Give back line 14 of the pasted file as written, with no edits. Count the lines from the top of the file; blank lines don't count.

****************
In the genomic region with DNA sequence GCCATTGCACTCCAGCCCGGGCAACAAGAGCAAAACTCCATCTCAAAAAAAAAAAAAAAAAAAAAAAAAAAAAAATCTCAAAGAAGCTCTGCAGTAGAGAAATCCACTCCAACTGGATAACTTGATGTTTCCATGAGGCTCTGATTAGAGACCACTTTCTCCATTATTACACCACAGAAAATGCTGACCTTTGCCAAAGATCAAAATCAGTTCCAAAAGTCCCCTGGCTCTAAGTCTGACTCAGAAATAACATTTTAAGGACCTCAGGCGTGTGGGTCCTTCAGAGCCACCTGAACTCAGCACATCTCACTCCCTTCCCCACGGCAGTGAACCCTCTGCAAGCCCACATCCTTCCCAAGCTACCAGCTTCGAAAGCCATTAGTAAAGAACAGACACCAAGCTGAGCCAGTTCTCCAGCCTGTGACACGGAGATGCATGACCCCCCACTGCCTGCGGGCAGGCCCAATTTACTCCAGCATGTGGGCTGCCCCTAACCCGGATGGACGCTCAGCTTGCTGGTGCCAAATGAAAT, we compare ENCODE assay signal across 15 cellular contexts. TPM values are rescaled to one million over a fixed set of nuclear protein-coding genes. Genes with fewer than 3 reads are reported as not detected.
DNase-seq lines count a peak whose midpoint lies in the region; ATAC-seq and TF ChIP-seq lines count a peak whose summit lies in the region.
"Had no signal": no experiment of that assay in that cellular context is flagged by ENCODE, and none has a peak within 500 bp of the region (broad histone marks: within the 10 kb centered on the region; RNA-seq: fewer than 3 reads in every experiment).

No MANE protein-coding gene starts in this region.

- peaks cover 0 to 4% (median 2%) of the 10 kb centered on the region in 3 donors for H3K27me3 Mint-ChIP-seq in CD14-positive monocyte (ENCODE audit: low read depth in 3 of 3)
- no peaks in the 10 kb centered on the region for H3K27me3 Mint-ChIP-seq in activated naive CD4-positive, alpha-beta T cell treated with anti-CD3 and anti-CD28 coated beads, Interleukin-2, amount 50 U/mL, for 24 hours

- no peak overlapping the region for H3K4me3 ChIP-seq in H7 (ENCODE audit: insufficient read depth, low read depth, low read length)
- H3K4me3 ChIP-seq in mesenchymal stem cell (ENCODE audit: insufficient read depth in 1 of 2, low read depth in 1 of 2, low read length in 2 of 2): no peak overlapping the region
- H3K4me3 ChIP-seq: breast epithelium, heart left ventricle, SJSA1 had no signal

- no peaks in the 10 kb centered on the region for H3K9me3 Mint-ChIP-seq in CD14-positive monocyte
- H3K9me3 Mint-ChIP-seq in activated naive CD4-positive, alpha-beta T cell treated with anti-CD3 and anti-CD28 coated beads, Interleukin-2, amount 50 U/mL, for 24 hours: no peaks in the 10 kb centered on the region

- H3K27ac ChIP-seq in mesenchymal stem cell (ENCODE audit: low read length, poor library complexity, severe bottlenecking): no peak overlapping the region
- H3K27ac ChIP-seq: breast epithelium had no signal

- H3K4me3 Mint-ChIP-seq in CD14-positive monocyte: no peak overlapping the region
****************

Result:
- H3K4me3 Mint-ChIP-seq in CD14-positive monocyte: no peak overlapping the region